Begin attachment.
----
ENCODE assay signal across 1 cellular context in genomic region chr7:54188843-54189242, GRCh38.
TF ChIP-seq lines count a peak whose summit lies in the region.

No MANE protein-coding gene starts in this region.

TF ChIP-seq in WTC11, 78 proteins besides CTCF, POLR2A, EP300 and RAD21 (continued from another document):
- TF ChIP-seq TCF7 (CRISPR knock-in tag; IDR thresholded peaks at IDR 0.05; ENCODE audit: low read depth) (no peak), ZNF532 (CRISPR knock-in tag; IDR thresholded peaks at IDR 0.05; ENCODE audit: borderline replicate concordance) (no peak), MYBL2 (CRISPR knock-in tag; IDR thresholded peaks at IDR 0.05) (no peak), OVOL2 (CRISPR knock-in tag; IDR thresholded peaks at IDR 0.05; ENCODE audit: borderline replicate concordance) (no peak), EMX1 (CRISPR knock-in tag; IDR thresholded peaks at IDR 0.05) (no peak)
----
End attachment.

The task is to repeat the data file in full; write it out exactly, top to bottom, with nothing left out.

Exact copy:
ENCODE assay signal across 1 cellular context in genomic region chr7:54188843-54189242, GRCh38.
TF ChIP-seq lines count a peak whose summit lies in the region.

No MANE protein-coding gene starts in this region.

TF ChIP-seq in WTC11, 78 proteins besides CTCF, POLR2A, EP300 and RAD21 (continued from another document):
- TF ChIP-seq TCF7 (CRISPR knock-in tag; IDR thresholded peaks at IDR 0.05; ENCODE audit: low read depth) (no peak), ZNF532 (CRISPR knock-in tag; IDR thresholded peaks at IDR 0.05; ENCODE audit: borderline replicate concordance) (no peak), MYBL2 (CRISPR knock-in tag; IDR thresholded peaks at IDR 0.05) (no peak), OVOL2 (CRISPR knock-in tag; IDR thresholded peaks at IDR 0.05; ENCODE audit: borderline replicate concordance) (no peak), EMX1 (CRISPR knock-in tag; IDR thresholded peaks at IDR 0.05) (no peak)